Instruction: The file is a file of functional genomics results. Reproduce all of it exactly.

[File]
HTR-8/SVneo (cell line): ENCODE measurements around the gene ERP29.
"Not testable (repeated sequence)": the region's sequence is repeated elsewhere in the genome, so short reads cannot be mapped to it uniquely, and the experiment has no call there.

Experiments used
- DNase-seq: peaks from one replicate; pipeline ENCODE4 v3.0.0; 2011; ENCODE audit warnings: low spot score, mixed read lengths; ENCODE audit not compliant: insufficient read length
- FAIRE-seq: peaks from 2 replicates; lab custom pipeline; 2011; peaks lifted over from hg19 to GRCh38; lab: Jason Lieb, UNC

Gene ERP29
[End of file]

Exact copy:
HTR-8/SVneo (cell line): ENCODE measurements around the gene ERP29.
"Not testable (repeated sequence)": the region's sequence is repeated elsewhere in the genome, so short reads cannot be mapped to it uniquely, and the experiment has no call there.

Experiments used
- DNase-seq: peaks from one replicate; pipeline ENCODE4 v3.0.0; 2011; ENCODE audit warnings: low spot score, mixed read lengths; ENCODE audit not compliant: insufficient read length
- FAIRE-seq: peaks from 2 replicates; lab custom pipeline; 2011; peaks lifted over from hg19 to GRCh38; lab: Jason Lieb, UNC

Gene ERP29